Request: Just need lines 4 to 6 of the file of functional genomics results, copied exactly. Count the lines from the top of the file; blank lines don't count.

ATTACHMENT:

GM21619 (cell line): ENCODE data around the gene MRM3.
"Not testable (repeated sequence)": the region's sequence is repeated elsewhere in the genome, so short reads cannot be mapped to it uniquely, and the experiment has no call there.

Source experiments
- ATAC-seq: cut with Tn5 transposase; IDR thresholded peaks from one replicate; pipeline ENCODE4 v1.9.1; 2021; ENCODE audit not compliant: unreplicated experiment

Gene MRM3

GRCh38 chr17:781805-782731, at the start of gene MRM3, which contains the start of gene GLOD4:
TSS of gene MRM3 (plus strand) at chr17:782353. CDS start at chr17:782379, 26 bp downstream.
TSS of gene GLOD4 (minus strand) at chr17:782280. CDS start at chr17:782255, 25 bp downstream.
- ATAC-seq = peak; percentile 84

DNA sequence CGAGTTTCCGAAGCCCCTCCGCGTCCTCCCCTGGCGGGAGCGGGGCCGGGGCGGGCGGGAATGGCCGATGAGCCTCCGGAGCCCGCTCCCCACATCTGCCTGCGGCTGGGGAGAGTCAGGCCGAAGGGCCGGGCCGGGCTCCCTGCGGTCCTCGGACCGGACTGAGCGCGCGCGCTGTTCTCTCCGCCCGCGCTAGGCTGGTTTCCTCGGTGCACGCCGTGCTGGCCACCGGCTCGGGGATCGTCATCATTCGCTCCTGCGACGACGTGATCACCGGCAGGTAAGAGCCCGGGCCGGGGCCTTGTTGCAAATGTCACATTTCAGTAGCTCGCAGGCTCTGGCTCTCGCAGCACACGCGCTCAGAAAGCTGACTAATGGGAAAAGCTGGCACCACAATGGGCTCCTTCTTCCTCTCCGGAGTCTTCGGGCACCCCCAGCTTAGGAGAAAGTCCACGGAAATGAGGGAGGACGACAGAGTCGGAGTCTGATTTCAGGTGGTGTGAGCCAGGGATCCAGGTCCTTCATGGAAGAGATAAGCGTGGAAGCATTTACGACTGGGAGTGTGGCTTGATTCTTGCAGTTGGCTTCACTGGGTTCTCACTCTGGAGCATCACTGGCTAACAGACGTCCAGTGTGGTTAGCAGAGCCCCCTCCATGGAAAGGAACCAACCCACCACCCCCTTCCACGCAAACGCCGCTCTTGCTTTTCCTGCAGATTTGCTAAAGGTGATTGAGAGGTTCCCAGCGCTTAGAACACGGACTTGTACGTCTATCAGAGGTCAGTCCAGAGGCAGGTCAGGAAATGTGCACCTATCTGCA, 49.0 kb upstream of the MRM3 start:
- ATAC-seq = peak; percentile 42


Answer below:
- ATAC-seq: cut with Tn5 transposase; IDR thresholded peaks from one replicate; pipeline ENCODE4 v1.9.1; 2021; ENCODE audit not compliant: unreplicated experiment

Gene MRM3

GRCh38 chr17:781805-782731, at the start of gene MRM3, which contains the start of gene GLOD4: